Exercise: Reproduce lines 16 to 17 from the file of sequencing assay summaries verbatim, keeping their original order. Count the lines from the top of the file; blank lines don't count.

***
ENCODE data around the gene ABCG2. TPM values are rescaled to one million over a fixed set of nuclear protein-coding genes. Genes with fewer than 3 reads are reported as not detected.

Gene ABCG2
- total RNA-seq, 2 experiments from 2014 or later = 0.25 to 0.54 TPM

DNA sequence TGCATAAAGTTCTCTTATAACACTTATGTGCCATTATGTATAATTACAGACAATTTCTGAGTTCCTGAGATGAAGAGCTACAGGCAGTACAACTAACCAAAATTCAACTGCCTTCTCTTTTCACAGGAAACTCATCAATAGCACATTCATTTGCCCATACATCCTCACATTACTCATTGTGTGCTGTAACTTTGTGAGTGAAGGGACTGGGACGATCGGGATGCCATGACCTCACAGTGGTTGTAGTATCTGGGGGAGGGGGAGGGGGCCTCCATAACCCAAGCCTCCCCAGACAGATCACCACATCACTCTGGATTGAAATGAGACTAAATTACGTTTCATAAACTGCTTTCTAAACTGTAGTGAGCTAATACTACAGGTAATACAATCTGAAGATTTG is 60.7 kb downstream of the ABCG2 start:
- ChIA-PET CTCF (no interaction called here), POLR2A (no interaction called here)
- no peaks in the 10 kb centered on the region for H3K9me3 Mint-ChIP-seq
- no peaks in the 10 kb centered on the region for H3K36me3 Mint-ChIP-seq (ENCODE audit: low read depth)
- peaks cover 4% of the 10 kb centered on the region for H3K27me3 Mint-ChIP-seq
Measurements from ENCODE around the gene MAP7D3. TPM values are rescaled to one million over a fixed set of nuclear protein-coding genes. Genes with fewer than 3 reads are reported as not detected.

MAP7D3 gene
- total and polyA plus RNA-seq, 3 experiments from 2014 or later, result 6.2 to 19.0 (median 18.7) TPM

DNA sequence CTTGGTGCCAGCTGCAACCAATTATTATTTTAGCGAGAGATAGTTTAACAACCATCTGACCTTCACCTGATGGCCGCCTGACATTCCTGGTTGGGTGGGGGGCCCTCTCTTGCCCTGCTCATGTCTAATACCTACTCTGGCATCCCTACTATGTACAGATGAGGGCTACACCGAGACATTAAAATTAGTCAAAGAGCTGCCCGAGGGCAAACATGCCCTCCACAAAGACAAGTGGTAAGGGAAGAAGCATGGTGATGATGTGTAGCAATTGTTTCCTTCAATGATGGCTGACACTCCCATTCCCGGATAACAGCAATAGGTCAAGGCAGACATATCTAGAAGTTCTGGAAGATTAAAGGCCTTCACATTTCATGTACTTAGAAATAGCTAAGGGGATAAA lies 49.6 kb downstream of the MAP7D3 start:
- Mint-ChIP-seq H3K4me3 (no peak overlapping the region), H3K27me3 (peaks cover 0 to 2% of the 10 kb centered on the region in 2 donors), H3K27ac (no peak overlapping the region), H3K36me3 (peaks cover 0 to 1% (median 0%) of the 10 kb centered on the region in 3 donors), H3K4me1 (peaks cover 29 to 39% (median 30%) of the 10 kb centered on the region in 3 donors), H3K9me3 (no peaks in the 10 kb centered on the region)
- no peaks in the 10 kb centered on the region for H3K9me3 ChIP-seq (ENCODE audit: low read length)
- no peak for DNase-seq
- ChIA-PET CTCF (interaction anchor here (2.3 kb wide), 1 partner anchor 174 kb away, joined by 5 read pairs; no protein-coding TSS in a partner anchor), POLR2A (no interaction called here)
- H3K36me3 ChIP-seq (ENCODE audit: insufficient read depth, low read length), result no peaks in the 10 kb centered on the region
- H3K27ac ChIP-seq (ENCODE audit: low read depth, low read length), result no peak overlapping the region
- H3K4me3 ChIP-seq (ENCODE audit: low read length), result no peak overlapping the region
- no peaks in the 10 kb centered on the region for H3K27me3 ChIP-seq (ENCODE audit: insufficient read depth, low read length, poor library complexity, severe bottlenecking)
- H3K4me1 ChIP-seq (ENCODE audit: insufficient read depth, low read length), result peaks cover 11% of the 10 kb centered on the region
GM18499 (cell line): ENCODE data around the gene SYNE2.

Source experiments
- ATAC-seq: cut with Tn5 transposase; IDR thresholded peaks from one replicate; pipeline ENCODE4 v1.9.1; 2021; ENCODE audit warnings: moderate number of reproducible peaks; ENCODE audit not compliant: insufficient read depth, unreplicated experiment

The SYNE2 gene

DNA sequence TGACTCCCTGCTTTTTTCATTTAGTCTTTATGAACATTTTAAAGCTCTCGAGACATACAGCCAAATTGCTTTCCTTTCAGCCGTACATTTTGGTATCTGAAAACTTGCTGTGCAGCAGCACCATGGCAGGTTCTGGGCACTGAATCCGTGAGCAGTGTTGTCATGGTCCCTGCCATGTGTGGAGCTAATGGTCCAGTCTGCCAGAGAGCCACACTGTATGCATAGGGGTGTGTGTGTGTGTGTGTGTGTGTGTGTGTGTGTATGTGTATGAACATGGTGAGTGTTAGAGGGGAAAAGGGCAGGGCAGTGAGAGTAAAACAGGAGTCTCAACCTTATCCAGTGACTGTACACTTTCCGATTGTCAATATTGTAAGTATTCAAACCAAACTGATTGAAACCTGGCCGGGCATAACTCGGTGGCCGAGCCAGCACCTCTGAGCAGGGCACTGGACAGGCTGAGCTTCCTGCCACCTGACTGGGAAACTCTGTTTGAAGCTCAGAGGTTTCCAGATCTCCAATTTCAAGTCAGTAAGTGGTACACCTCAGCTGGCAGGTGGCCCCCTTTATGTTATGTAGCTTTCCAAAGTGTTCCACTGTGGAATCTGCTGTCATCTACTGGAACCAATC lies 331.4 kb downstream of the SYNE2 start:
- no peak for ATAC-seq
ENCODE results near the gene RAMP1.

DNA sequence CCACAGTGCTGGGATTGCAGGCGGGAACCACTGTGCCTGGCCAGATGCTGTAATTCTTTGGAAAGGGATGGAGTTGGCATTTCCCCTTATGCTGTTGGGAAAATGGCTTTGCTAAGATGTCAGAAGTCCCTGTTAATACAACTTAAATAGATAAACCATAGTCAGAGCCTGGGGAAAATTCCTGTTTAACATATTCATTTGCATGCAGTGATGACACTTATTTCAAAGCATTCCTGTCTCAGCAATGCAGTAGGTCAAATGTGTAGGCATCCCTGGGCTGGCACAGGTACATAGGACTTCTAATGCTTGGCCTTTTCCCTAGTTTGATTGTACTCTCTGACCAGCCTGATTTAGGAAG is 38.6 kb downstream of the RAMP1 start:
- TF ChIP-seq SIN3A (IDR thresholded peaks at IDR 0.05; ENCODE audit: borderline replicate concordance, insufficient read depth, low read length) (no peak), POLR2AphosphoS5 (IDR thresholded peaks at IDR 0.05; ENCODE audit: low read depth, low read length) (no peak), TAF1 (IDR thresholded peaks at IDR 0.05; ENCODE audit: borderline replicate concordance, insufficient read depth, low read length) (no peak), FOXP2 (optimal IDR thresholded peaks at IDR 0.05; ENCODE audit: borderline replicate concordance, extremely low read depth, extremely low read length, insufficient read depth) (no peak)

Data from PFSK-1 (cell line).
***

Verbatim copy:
- ChIA-PET CTCF (interaction anchor here (2.3 kb wide), 1 partner anchor 174 kb away, joined by 5 read pairs; no protein-coding TSS in a partner anchor), POLR2A (no interaction called here)
- H3K36me3 ChIP-seq (ENCODE audit: insufficient read depth, low read length), result no peaks in the 10 kb centered on the region